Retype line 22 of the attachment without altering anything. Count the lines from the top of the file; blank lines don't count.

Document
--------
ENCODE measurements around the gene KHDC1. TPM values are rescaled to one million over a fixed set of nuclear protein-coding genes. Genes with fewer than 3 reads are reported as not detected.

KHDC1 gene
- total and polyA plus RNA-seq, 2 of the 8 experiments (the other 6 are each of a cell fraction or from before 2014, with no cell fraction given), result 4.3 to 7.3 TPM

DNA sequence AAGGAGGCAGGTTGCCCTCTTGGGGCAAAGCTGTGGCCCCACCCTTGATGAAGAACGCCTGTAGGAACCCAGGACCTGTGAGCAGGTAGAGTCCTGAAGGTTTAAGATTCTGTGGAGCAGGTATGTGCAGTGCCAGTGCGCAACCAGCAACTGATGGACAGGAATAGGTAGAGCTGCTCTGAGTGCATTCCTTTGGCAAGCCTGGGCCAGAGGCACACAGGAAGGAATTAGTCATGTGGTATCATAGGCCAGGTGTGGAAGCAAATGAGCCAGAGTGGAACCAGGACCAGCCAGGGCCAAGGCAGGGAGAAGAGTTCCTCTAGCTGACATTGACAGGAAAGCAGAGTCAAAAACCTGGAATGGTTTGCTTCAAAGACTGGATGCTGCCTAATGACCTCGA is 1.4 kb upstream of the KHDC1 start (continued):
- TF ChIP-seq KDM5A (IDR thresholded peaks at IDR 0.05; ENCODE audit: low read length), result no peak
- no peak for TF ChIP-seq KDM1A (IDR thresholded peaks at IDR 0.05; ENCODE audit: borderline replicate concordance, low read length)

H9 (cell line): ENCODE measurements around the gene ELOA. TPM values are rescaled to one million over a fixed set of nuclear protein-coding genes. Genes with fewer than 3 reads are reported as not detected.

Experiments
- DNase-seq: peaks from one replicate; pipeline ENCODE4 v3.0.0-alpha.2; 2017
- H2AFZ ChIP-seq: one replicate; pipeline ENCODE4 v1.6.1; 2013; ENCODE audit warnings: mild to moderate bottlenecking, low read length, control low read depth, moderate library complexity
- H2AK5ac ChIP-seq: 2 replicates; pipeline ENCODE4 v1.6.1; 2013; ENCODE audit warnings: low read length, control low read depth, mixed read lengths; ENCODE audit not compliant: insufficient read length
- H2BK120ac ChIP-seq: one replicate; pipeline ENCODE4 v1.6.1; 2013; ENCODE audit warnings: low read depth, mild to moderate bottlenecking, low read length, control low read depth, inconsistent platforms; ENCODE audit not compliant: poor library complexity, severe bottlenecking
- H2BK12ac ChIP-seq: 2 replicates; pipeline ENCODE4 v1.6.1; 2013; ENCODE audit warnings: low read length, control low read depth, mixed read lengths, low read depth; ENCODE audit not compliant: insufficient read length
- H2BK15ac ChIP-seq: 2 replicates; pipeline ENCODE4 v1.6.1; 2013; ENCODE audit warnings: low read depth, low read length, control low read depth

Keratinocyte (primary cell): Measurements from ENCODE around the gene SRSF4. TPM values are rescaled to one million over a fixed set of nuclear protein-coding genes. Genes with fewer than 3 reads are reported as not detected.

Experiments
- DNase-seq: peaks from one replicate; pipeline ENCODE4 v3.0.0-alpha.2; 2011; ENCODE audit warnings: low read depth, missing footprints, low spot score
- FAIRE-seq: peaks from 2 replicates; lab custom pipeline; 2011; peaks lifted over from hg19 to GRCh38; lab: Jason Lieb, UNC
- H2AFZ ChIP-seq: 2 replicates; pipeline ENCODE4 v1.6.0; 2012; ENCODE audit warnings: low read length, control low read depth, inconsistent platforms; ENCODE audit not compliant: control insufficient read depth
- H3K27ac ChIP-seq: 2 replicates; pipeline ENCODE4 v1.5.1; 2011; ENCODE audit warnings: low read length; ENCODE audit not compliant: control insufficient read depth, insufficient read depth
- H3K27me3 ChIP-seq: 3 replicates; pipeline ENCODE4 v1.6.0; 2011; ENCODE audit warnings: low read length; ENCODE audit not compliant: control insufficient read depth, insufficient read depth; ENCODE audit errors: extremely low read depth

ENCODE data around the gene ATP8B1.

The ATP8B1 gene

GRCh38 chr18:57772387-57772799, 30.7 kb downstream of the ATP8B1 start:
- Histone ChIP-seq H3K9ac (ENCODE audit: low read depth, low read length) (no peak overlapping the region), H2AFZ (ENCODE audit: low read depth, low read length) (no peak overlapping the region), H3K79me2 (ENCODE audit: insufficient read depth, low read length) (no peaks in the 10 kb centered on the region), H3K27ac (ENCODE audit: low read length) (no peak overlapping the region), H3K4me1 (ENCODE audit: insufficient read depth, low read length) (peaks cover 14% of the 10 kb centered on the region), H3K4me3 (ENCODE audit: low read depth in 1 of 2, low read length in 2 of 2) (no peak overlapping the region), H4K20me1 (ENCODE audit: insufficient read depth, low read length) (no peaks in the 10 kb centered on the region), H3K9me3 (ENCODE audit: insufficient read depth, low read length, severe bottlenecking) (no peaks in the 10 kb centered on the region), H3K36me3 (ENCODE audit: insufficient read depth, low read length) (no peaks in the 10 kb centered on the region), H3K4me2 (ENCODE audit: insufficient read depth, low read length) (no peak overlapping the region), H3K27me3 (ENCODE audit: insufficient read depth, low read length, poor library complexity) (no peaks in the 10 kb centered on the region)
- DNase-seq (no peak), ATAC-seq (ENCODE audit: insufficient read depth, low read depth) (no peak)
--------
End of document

ENCODE data around the gene ATP8B1.